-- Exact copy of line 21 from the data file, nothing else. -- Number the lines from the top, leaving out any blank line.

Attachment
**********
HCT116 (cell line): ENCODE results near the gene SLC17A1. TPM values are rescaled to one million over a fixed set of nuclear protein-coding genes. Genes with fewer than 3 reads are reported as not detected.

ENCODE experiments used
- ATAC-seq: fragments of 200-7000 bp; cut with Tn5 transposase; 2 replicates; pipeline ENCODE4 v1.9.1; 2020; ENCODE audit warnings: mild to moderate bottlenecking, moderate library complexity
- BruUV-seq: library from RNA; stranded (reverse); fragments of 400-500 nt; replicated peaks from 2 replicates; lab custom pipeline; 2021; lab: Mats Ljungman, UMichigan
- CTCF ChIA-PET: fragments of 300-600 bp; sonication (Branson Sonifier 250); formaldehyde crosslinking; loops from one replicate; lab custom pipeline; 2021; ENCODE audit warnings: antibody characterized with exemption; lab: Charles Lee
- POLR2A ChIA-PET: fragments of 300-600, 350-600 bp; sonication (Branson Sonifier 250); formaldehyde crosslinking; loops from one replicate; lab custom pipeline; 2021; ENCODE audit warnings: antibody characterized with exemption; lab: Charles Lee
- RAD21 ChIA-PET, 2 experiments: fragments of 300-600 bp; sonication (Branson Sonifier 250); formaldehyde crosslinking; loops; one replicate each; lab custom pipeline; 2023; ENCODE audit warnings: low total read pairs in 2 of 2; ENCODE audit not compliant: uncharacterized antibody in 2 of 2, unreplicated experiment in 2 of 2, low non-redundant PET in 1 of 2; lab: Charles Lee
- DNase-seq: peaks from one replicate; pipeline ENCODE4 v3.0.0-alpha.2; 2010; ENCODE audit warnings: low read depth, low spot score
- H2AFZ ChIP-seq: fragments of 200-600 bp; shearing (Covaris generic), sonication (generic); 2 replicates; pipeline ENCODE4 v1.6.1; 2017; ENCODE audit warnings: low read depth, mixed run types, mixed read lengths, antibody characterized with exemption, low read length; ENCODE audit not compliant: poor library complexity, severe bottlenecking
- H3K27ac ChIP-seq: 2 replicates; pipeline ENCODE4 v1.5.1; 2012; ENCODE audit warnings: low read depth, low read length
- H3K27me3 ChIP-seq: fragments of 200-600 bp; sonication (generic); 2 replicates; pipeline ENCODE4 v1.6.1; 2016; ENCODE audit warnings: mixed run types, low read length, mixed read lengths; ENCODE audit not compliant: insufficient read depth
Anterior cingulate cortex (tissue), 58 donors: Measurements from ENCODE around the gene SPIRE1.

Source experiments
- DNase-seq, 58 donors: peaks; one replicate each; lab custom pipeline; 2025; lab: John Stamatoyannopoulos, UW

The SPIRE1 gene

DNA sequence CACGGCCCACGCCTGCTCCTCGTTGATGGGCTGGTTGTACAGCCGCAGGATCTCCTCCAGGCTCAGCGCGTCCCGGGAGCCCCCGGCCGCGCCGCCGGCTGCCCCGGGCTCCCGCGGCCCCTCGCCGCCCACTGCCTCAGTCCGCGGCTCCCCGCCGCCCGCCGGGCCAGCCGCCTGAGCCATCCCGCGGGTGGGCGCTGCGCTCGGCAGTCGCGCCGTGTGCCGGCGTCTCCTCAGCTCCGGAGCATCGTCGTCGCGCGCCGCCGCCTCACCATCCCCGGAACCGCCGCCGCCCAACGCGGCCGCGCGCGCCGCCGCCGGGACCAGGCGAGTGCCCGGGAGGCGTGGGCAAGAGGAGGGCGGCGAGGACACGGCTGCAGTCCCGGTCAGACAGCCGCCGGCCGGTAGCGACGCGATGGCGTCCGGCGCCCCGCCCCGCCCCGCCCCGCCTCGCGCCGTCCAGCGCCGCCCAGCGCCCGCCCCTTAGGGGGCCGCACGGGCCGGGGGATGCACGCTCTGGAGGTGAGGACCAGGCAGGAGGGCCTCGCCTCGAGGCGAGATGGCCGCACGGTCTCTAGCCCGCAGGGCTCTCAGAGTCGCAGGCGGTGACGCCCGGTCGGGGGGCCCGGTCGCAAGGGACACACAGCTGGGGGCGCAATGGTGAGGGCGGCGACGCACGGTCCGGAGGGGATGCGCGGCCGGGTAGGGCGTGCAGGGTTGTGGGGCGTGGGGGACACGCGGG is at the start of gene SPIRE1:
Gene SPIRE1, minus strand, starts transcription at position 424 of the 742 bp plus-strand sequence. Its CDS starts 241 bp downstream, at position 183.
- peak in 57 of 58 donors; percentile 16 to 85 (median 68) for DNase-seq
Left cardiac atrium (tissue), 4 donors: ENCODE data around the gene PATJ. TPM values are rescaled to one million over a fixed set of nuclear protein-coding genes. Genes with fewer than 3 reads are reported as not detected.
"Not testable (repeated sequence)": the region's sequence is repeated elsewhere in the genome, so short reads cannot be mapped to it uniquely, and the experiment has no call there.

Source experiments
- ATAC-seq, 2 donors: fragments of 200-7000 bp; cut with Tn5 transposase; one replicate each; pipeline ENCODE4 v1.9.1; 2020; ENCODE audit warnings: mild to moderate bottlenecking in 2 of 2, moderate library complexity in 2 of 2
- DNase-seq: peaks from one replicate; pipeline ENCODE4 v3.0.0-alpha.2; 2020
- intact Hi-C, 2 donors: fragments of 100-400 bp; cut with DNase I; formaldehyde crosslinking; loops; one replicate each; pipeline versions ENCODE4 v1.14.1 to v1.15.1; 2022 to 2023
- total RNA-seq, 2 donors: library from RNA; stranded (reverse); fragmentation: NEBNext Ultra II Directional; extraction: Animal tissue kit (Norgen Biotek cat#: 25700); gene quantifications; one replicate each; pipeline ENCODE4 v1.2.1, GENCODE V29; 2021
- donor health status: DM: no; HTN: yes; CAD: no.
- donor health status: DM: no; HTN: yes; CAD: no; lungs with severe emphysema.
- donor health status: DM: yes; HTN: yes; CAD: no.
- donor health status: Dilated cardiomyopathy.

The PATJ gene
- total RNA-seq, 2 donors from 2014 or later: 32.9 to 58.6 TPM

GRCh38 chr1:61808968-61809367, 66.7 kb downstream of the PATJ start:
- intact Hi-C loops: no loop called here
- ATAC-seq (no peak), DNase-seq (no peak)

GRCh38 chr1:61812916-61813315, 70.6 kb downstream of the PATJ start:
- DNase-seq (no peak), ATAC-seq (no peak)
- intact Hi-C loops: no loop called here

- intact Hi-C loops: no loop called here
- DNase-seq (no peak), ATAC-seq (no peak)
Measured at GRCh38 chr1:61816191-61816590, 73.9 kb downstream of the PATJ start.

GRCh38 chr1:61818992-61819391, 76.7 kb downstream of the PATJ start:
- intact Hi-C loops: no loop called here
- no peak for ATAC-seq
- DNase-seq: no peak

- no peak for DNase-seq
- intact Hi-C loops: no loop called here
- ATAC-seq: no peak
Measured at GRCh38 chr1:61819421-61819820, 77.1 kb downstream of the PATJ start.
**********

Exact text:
Source experiments